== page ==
This is an archived article that was published on sltrib.com in 2012, and information in the article may be outdated. It is provided only for personal research purposes and may not be reprinted.
Cape Canaveral, Fla. • NASA astronaut Scott Kelly is already bracing for an unprecedented one-year mission aboard the International Space Station. He figures it will be as grueling as climbing Mount Everest.
"It's fun when you're done with it, not while you're doing it," Kelly said Wednesday, barely a week after being named to the marathon flight along with Russian cosmonaut Mikhail Kornienko.
The mission, set to begin in 2015, is intended as a medical test bed for even longer Mars expeditions in the decades ahead.
Space station life can be routine, Kelly noted during a news conference.
"In the morning, you wake up, you're at work. When you go to sleep, you're also at work. So imagine being in your office for a whole year and you never get to leave," he said. "That is a challenge and it presents its own set of issues, but I think I'm up for it."
As for being off the planet for that long, Kelly said he already knows how he reacts to horrific news while in orbit.
During his five-month space station mission that spanned 2010 and 2011, his sister-in-law, former Rep. Gabrielle Giffords, was shot in an assassination attempt in Tucson, Ariz. She is married to Kelly's identical twin, Mark, who retired as a NASA astronaut last year.
"Certainly, nothing good comes out of anything like this. But as a result, I do know how I respond to something along those lines," he said.
Kelly, 48, a Navy captain, has two daughters from a previous marriage, ages 9 and 18. The youngest, Charlotte, screamed "awesome" when she learned her father was selected for the one-year mission.
Brother Mark was all for it. So was Giffords. When Mark told his wife, she said, "a year in space, that's great," Scott Kelly said in a phone interview with The Associated Press.
Meanwhile, in Russia, Kornienko's wife wept at the news. The 52-year-old cosmonaut, a rocket engineer with one daughter, said he initially had some doubts about taking on such a challenge. He previously spent six months in space.
"A year is a serious time," Kornienko said in Russian. But he said his doubts did not last long, "and actually it was my initiative."
Kelly was among four astronauts on NASA's short list for the assignment. Each had served as a commander aboard the space station, and was able to perform spacewalks and robot arm operations. Medical information also went into the selection: A crew member could not have exceeded his limit for exposure to cosmic radiation, for instance.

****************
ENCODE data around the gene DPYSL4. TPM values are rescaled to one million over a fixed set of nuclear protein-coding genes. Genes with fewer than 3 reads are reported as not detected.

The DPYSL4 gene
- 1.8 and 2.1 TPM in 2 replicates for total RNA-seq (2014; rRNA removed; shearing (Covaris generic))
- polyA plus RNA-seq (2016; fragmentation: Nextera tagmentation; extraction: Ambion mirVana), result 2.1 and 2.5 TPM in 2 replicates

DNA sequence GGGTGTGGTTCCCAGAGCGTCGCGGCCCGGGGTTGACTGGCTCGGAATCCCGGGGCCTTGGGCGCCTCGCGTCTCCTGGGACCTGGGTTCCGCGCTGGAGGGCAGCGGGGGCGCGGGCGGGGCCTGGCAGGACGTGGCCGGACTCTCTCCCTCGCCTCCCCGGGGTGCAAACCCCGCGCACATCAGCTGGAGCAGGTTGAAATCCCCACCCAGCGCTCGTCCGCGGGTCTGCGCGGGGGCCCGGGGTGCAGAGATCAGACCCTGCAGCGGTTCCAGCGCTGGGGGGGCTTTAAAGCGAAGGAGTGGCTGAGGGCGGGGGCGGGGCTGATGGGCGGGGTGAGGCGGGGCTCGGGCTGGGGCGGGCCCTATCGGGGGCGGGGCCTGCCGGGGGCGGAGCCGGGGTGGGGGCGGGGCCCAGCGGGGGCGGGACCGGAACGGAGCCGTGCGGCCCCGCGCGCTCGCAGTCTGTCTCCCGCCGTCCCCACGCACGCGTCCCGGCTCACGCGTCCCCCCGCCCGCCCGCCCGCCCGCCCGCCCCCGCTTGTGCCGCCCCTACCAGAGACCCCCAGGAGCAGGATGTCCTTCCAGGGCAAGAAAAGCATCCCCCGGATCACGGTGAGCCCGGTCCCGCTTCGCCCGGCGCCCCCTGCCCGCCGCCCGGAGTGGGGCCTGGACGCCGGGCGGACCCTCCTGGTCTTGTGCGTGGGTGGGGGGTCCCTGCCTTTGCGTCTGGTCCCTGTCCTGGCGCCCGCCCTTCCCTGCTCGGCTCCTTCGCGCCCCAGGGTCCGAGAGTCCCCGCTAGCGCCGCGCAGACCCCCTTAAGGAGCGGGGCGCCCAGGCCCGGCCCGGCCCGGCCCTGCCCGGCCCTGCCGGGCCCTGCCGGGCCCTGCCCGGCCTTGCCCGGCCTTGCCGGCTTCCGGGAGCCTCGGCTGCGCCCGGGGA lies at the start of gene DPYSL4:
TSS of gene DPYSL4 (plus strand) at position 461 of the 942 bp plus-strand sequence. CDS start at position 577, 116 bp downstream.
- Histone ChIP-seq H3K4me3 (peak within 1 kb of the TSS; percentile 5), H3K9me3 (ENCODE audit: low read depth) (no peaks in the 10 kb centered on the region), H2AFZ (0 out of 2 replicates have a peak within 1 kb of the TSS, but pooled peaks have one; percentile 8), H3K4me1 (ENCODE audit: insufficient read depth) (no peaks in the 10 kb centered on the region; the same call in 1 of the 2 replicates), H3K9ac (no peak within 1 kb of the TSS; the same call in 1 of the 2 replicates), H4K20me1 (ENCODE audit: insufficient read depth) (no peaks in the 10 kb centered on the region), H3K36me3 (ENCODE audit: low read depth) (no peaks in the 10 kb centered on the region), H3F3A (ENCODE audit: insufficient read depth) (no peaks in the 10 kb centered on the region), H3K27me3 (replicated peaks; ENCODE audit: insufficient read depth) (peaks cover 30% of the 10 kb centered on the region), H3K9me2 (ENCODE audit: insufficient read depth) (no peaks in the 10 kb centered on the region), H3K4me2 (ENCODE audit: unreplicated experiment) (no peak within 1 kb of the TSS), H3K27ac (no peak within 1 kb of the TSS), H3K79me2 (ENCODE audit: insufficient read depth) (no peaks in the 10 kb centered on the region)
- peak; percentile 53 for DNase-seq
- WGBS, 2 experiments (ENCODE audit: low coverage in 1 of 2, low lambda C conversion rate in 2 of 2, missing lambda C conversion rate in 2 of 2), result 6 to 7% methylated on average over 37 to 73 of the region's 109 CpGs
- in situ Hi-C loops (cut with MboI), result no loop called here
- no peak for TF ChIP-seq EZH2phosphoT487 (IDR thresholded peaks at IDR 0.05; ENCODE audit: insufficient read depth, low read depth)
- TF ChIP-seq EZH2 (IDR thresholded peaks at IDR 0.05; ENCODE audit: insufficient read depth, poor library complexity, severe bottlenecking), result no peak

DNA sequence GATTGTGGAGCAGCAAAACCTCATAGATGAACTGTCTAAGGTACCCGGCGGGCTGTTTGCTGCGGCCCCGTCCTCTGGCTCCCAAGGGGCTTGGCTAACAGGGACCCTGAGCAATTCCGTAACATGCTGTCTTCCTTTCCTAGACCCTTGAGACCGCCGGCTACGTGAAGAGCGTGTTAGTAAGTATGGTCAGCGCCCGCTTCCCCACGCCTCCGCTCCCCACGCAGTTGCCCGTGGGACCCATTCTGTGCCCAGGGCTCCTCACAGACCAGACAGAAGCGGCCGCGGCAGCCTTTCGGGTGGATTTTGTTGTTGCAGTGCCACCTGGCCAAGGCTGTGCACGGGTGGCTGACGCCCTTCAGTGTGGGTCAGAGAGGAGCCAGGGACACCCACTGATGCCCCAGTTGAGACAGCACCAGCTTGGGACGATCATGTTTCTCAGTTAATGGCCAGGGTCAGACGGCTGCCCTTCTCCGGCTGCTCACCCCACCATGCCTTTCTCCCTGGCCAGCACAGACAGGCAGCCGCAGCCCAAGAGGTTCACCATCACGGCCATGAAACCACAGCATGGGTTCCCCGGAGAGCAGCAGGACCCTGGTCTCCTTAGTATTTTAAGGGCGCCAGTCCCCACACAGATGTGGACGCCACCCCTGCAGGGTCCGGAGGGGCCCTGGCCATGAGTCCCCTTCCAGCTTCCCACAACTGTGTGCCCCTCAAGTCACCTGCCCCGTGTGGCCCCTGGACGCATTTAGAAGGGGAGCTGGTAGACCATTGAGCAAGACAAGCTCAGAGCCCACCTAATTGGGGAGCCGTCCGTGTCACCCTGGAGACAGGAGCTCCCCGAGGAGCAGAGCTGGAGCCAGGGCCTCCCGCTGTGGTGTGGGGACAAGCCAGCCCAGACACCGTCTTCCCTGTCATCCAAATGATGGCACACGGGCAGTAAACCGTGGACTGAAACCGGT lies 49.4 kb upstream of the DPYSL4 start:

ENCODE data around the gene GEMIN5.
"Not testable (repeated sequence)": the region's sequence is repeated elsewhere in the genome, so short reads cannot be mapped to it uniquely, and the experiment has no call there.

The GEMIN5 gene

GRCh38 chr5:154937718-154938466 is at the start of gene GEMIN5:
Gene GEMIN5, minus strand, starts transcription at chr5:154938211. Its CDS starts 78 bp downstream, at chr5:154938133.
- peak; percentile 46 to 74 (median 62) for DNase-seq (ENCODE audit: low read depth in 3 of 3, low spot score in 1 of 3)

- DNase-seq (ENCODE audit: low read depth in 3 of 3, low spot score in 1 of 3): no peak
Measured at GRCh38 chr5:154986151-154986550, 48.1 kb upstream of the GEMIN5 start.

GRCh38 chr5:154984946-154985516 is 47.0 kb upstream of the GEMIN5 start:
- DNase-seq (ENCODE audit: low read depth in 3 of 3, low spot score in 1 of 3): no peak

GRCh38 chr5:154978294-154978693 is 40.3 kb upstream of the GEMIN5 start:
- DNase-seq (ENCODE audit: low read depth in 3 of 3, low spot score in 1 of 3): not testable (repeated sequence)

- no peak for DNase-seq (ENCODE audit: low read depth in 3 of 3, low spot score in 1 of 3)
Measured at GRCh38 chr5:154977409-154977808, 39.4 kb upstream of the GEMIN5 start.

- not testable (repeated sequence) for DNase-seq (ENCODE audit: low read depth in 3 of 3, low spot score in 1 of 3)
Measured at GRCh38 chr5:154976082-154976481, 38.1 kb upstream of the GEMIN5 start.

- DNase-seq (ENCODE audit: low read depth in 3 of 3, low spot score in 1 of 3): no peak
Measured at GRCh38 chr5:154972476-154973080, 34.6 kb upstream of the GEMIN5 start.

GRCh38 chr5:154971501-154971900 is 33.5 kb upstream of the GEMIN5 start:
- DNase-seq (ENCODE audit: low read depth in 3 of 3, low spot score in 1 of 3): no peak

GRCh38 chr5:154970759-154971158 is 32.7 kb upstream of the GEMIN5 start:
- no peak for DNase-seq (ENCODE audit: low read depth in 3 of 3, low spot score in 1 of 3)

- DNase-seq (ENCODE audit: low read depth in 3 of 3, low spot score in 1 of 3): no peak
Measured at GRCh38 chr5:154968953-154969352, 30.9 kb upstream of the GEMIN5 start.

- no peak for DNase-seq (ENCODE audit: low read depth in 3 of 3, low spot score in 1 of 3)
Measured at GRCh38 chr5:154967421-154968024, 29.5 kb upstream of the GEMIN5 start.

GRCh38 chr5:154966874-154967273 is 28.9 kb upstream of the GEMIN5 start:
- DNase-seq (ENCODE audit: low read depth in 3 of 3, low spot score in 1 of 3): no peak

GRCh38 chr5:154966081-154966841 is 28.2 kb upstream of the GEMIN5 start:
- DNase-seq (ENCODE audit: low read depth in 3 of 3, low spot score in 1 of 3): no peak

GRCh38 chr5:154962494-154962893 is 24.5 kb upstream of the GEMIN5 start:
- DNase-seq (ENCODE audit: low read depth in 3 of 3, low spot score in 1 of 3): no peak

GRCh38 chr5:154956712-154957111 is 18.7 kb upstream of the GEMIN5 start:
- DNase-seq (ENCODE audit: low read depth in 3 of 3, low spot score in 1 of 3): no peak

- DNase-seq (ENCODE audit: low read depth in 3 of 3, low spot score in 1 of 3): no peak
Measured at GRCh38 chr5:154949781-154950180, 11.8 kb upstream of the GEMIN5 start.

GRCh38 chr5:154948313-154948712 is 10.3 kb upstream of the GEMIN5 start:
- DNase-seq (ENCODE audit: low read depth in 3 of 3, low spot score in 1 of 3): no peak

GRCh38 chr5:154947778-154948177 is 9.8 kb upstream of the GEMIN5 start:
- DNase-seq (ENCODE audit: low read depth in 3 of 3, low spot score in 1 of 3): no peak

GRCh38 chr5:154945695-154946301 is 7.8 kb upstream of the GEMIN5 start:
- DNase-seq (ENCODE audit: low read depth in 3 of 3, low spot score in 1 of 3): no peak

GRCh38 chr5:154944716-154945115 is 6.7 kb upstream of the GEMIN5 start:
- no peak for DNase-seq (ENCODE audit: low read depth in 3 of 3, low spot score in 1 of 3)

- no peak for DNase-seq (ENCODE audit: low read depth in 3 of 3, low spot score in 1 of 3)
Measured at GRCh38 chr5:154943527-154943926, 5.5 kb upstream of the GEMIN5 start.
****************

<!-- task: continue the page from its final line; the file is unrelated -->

Kelly said he has no idea how or why he ended up being chosen. He will set a U.S. space endurance record with this mission. No American has spent more than seven months in space at a time.
Russia, on the other hand, already has experience with yearlong space travel. But it's limited to the old Mir space station and more than a decade has passed.
Four Russian cosmonauts have spent at least one uninterrupted year in space. Another two came close.
The world record 14 months in a single mission is held by Dr. Valery Polyakov.
"They all are alive and well today. Their health status is quite good for their age," said Dr. Igor Ushakov, director of the Institute for Biological Problems in Moscow.
Ushakov warned that the medical risks will be at least double what they are on the more typical six-month mission.
NASA space station program scientist Julie Robinson expects the two men to come back just fine. They will watch an assortment of multinational crews come and go during their tenure; up to six people live on the orbiting outpost at any one time.
The loss of bone mass is not nearly the problem it used to be in weightlessness because of improved exercise equipment and procedures, she said. The newest concern is impaired vision related to pressure on the brain and spinal cord; in some cases, astronauts suffer vision problems long after their flight.
In a chart held up by the director of Russia's piloted space program, Alexey Krasnov, nearly half the slots were red, indicating medical risks to eventual trips to the moon, asteroids and Mars.
"There are many things we don't know," Krasnov said. "We should take some risks upon ourselves" now before embarking on such ambitious endeavors beyond Earth's orbit.